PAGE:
As Adam Plutko continues to start baseball games for the contending Cleveland Indians, my perceived understanding of the game of baseball slips further out of reach. It was already somewhat distant to start — but Adam Plutko has rocked that world.
Smoke and mirrors? Perhaps. Only five pitchers with at least 70 innings pitched have a higher FIP. With that same parameter of 70 innings, he has the highest xFIP in Major League Baseball. That is, 143rd out of 143.
It seems utterly impossible that his earned run average would fall under the five threshold. Yet, somehow Plutko has posted an ERA better than 49 other 70-plus inning hurlers. It’s even more remarkable that two of these starts have resulted in victories over the New York Yankees (scoring 19 runs in one of the contests helps a little, I suppose).
Plutko hasn’t been stellar by any standard. A 4.67 earned run average is nothing to write home about and is likely the rosiest possible way of viewing his campaign. The eye test has done him no favors, either, as each time he trots out to the mound to take the ball suspense builds towards the great implosion.
Adequacy can best define his season. A much needed dose of adequacy thanks to a myriad of arm injuries and a trade of Trevor Bauer. The underlying metrics do not offer much hope for Plutko, either. Beyond an elite walk rate — his 1.39 walks per nine is fourth among those with 70-plus innings — there are few redeeming qualities. Only Miami’s Caleb Smith induces fewer ground balls, but he at least pairs it with an elite strikeout rate. Only three pitchers accumulate fewer strikeouts per nine innings.
Plutko is the antithesis of the three-true-outcome pitcher. He allows more balls in play than just about any other starter. It’s a borderline miracle that he has held it together in even this less than stellar capacity… until considering the quality of batted balls he has allowed.
In fact, Adam Plutko has actually been less than fortunate on balls in play. His 0.343 weighted on-base average permitted is considerably higher than his 0.328 expected weighted on-base average against. Essentially, the balls he has allowed in play have been more damaging than expected based on launch angle and exit velocity inputs.
That expected mark of 0.328 is perfectly mediocre, which would suggest why — despite allowing a barrage of balls in play every game — he has been able to outperform his peripherals to such a large degree. It is aided by an effect mitigation of contact authority. The average ball put in play against him has an exit velocity of 88 miles per hour, slightly under league average.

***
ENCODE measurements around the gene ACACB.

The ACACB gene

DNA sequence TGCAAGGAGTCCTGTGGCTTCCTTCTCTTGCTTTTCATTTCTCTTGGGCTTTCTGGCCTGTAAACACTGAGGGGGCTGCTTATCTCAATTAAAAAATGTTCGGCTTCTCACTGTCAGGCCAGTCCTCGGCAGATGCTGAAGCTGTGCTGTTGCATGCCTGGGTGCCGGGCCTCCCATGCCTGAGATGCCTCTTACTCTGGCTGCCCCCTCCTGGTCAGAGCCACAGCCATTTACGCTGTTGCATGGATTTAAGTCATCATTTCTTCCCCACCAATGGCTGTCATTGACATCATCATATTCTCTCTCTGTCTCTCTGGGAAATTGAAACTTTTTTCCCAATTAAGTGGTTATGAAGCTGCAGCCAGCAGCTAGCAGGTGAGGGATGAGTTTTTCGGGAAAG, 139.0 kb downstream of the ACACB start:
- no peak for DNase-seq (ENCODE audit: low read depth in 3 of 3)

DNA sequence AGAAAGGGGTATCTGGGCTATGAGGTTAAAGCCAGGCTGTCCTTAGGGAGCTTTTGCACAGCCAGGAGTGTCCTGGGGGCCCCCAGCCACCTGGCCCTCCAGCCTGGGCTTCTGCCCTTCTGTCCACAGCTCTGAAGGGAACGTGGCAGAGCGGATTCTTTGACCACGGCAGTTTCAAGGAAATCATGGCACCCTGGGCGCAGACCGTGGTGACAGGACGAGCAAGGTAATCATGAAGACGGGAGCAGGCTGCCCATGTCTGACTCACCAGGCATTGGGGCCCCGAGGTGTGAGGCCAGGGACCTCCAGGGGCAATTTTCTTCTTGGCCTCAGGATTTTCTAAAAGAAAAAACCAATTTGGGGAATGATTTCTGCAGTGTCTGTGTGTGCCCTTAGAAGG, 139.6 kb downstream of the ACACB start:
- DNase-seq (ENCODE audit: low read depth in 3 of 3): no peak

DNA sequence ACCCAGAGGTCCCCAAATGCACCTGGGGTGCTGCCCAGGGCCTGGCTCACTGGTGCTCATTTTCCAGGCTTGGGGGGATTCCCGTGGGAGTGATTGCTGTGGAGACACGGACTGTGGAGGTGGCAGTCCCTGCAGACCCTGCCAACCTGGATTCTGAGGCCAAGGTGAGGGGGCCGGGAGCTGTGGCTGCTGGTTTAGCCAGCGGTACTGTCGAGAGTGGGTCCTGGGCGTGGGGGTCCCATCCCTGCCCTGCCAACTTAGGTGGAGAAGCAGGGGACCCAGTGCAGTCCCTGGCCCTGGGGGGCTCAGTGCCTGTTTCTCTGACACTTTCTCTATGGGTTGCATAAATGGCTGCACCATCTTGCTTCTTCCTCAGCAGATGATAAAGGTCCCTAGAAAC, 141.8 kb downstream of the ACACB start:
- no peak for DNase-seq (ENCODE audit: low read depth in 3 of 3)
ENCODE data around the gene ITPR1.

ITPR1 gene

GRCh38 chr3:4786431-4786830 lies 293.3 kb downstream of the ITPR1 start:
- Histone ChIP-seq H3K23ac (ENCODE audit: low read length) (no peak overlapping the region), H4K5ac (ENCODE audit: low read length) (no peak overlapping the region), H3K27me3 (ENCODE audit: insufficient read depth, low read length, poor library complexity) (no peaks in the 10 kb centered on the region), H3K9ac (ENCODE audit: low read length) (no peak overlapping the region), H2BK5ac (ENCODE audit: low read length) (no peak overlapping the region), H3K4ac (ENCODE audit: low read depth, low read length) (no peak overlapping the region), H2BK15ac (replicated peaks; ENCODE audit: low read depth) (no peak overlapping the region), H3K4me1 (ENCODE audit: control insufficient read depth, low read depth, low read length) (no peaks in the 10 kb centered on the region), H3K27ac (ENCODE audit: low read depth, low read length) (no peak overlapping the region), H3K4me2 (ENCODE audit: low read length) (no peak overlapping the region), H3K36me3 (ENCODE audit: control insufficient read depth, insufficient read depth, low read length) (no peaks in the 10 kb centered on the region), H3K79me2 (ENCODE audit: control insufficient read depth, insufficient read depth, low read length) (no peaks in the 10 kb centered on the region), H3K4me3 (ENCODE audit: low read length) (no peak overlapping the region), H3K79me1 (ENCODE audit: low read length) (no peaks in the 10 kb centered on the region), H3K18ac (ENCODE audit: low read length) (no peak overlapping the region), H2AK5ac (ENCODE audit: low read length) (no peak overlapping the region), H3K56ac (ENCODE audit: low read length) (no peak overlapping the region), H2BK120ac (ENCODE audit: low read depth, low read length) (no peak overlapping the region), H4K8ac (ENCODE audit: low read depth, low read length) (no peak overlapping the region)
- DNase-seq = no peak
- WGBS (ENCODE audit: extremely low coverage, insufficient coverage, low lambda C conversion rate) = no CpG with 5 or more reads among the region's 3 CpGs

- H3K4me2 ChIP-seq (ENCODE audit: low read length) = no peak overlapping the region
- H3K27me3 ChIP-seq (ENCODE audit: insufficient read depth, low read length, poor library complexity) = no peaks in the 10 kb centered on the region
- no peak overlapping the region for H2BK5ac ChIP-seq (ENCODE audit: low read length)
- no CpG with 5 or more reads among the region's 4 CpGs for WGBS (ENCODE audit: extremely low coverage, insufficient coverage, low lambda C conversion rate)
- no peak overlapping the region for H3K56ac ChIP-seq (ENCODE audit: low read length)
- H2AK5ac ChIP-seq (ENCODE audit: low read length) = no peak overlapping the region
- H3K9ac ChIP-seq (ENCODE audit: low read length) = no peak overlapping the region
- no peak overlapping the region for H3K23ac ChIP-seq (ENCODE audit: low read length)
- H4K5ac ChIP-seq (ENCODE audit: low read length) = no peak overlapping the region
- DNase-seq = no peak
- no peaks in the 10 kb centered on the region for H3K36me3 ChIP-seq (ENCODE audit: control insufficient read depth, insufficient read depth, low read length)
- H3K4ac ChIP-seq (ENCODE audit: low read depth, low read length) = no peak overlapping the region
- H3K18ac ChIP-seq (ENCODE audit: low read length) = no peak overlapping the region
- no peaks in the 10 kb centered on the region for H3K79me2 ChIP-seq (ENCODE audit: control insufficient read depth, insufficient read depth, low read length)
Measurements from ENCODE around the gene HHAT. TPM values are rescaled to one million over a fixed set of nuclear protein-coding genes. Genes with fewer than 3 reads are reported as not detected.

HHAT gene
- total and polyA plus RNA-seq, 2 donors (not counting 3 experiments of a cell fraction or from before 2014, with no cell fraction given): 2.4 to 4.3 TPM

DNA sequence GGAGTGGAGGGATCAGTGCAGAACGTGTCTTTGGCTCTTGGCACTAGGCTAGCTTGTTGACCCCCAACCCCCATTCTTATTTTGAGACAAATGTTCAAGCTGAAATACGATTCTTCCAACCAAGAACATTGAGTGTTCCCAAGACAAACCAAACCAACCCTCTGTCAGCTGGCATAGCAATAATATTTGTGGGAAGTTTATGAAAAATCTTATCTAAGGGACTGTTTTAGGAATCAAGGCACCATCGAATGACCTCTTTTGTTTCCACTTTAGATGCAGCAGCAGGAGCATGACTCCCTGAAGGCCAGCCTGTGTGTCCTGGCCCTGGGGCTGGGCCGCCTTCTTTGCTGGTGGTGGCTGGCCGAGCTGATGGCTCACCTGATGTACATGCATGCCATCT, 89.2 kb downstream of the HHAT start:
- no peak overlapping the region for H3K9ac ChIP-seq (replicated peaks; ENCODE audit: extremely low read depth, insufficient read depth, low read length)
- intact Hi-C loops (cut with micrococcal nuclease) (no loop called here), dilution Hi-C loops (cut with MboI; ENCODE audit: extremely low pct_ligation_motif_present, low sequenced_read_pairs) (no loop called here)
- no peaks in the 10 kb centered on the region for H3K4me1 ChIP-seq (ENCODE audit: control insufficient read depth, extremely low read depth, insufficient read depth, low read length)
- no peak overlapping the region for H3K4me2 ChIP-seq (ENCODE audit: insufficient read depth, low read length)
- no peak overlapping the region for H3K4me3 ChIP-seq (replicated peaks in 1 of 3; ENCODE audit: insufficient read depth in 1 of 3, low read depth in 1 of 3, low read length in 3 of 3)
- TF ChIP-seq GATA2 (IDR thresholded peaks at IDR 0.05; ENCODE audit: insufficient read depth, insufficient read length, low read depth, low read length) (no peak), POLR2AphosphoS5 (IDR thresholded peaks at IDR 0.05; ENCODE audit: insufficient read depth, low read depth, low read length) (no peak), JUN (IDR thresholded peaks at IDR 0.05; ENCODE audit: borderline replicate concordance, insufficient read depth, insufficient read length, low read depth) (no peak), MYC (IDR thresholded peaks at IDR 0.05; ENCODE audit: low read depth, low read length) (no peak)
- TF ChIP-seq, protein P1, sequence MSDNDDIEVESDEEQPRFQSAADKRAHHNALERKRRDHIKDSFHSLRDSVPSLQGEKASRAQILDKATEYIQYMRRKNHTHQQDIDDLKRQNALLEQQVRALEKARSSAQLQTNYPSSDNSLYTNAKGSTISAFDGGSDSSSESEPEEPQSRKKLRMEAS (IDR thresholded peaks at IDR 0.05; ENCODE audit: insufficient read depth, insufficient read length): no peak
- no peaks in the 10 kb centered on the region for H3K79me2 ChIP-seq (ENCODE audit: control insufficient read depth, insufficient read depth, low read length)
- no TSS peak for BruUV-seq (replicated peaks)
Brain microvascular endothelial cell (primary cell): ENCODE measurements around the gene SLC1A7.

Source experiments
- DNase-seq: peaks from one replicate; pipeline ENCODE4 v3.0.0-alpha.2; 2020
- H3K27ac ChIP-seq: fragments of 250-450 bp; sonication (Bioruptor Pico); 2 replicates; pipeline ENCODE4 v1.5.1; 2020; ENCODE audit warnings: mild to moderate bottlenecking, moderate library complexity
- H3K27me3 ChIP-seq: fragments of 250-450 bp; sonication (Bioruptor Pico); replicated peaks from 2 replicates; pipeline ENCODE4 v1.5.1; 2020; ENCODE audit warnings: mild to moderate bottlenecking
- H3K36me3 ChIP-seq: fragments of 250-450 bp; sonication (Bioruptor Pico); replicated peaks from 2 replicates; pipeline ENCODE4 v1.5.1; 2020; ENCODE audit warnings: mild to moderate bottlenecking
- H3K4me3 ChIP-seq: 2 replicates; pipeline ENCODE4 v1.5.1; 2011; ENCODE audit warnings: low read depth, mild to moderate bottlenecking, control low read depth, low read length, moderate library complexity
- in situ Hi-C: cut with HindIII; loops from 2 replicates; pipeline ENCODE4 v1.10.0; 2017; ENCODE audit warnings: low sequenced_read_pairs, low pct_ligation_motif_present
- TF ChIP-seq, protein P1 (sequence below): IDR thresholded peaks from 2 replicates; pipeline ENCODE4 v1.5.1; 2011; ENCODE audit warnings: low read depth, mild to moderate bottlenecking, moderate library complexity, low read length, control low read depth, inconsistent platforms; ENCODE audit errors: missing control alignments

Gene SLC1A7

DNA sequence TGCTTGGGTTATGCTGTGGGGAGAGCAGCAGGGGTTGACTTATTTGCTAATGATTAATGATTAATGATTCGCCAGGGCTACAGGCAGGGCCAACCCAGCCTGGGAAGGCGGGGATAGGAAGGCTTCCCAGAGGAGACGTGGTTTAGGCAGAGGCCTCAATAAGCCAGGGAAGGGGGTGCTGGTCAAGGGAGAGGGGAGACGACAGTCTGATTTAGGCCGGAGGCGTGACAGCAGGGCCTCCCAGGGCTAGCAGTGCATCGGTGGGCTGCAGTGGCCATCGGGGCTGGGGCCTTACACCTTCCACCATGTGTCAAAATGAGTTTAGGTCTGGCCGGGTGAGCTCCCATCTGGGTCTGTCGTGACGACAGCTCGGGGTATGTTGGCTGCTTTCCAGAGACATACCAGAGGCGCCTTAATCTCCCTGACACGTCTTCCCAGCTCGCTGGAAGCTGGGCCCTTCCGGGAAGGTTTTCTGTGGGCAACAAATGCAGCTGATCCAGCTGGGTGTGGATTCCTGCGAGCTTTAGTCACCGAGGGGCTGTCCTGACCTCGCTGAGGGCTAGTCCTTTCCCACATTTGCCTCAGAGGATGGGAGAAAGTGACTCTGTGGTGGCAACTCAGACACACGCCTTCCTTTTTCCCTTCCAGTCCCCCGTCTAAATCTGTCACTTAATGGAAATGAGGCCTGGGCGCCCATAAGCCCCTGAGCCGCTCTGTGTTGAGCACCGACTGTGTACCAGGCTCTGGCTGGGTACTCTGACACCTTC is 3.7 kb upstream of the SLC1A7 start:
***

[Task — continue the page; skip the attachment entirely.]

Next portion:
The Adam Plutko route isn’t an optimal one. There are legitimate questions revolving around the sustainability of allowing major league hitters to put everything in play and allow everything put in play to leave the ground. But Plutko has been called upon to fill in as an emergency starter for an extended period of time and his performance with that context considered has been admirable. However, with Corey Kluber’s impending return, Plutko should be headed back down I-71 to Columbus. Aaron Civale has a much more enticing skill set and relies less on the close your eyes and let them smack it — hopefully directly at a fielder — approach.
One thought on “Adam Plutko’s Adequacy”
It is very interesting that Plutko has been able to produce acceptable results for a 5th starter though 12 starts this year and 24 overall given his stuff. If you looked by break and velocity most of his pitches are below average, which is what you would expect base on FIP/XFIP. Although his curve has a good spin rate, its break is right around major league average. Yet despite an arsenal that does not look very good he has managed to keep exit velocity on the many balls put in play every game around league average. Although 24 starts is not a large sample, it is decent enough to think that there must be some explanation for his performance being significantly better than expected. In looking at the mix of his pitches, their velocity and location, I will offer the following theory: he and his battery mates have done an excellent job of mixing things up and this has resulted in batters just missing pitches that they should be hitting much harder. In other words, by changing height, plane, break, and speed they make hard to sit on a pitch and batters are just missing many balls ever so slightly. The fastball averages 91 MPH and he throws it 54% of the time, so it makes sense batters would look for one in their hot zone to hit. The fastball has been thrown all over the place- high and low, inside and outside. The slider (85.7 MPH avg) and curve (77 MPH average) are generally thrown low and to the catcher’s right but have nearly a 9 MPH speed difference between each other, while the change-up is generally thrown on the opposite side of the plate at an average of 82. MPH. He uses the slider 23% of the time, while using the slider and curve both around 11% of the time. He So my theory is that a lot of the contact ends up being on adjustment swings rather than pitches they were sitting on looking for in a specific location. They are just missing these pitches as evidenced by the number of balls that have been topped and poorly hit under. So the coaching staff and catcher have a good game plan and to date Plutko has executed it well enough. The question is how long can he sustain this.